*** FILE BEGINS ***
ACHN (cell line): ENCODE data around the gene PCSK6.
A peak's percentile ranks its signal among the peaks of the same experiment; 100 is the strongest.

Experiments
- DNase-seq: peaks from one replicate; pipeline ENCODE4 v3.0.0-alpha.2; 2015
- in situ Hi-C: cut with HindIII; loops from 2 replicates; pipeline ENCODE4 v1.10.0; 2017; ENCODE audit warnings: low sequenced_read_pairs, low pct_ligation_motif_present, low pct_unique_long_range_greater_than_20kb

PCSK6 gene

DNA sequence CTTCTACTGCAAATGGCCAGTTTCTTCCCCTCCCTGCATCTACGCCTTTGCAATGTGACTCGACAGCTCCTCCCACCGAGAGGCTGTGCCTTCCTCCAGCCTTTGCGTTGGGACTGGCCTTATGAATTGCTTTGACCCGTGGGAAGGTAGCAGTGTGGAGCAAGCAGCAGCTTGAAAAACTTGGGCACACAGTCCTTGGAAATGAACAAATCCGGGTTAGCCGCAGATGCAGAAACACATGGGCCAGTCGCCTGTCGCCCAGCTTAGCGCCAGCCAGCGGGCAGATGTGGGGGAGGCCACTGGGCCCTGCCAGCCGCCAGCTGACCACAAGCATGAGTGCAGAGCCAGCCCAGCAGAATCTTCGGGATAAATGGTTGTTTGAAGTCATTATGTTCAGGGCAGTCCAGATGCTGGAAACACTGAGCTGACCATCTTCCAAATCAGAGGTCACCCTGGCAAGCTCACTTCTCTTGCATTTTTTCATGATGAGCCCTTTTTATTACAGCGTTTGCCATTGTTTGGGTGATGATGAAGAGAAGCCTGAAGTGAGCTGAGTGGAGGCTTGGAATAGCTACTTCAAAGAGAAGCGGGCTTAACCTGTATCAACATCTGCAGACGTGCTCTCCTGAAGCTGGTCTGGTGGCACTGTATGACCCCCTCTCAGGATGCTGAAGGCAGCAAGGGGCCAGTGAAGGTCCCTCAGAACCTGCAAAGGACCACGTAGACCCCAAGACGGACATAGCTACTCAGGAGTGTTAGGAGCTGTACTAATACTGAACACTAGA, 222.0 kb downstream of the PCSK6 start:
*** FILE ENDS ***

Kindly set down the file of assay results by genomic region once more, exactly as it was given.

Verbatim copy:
ACHN (cell line): ENCODE data around the gene PCSK6.
A peak's percentile ranks its signal among the peaks of the same experiment; 100 is the strongest.

Experiments
- DNase-seq: peaks from one replicate; pipeline ENCODE4 v3.0.0-alpha.2; 2015
- in situ Hi-C: cut with HindIII; loops from 2 replicates; pipeline ENCODE4 v1.10.0; 2017; ENCODE audit warnings: low sequenced_read_pairs, low pct_ligation_motif_present, low pct_unique_long_range_greater_than_20kb

PCSK6 gene

DNA sequence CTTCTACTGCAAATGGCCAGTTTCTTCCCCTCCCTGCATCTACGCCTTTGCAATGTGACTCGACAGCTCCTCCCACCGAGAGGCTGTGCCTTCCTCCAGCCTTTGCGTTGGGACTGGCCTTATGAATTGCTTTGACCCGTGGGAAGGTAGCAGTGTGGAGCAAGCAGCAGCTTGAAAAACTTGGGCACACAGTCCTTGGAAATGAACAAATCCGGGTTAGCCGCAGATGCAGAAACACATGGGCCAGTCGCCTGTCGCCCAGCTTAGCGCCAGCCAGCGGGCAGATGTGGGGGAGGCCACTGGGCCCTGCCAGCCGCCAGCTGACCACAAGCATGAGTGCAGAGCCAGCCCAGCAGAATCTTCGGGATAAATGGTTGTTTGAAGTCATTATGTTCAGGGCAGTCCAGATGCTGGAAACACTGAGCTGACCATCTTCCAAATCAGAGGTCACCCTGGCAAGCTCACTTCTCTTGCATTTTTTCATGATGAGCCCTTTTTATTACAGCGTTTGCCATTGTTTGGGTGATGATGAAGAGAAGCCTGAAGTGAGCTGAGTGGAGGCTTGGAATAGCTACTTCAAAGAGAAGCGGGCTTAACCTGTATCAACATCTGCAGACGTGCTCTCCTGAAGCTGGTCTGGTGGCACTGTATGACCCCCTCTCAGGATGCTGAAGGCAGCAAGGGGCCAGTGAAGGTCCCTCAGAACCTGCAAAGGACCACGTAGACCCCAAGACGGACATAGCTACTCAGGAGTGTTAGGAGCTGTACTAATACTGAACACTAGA, 222.0 kb downstream of the PCSK6 start: